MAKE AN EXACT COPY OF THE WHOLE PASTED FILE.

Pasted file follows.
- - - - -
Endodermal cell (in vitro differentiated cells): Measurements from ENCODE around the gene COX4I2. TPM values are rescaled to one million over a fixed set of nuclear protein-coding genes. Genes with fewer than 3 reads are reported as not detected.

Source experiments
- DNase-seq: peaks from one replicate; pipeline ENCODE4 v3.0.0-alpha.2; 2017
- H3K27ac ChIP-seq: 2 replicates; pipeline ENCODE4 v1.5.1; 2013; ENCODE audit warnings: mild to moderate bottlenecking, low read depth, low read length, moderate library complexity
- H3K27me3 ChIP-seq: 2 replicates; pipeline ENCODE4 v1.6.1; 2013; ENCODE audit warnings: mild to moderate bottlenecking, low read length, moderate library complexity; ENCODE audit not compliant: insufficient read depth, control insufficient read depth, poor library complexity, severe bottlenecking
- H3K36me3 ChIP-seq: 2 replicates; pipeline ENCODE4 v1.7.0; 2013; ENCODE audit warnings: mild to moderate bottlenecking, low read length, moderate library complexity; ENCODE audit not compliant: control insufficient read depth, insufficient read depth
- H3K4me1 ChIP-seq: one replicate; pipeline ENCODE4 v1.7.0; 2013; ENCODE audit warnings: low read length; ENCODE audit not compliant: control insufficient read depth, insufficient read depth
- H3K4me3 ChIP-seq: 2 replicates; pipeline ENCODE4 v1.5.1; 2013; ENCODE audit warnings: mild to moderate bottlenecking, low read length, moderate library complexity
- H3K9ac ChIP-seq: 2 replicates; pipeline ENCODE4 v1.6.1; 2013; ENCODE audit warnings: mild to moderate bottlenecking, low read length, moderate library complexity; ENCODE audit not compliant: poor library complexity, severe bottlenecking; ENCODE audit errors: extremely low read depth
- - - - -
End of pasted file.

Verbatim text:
Endodermal cell (in vitro differentiated cells): Measurements from ENCODE around the gene COX4I2. TPM values are rescaled to one million over a fixed set of nuclear protein-coding genes. Genes with fewer than 3 reads are reported as not detected.

Source experiments
- DNase-seq: peaks from one replicate; pipeline ENCODE4 v3.0.0-alpha.2; 2017
- H3K27ac ChIP-seq: 2 replicates; pipeline ENCODE4 v1.5.1; 2013; ENCODE audit warnings: mild to moderate bottlenecking, low read depth, low read length, moderate library complexity
- H3K27me3 ChIP-seq: 2 replicates; pipeline ENCODE4 v1.6.1; 2013; ENCODE audit warnings: mild to moderate bottlenecking, low read length, moderate library complexity; ENCODE audit not compliant: insufficient read depth, control insufficient read depth, poor library complexity, severe bottlenecking
- H3K36me3 ChIP-seq: 2 replicates; pipeline ENCODE4 v1.7.0; 2013; ENCODE audit warnings: mild to moderate bottlenecking, low read length, moderate library complexity; ENCODE audit not compliant: control insufficient read depth, insufficient read depth
- H3K4me1 ChIP-seq: one replicate; pipeline ENCODE4 v1.7.0; 2013; ENCODE audit warnings: low read length; ENCODE audit not compliant: control insufficient read depth, insufficient read depth
- H3K4me3 ChIP-seq: 2 replicates; pipeline ENCODE4 v1.5.1; 2013; ENCODE audit warnings: mild to moderate bottlenecking, low read length, moderate library complexity
- H3K9ac ChIP-seq: 2 replicates; pipeline ENCODE4 v1.6.1; 2013; ENCODE audit warnings: mild to moderate bottlenecking, low read length, moderate library complexity; ENCODE audit not compliant: poor library complexity, severe bottlenecking; ENCODE audit errors: extremely low read depth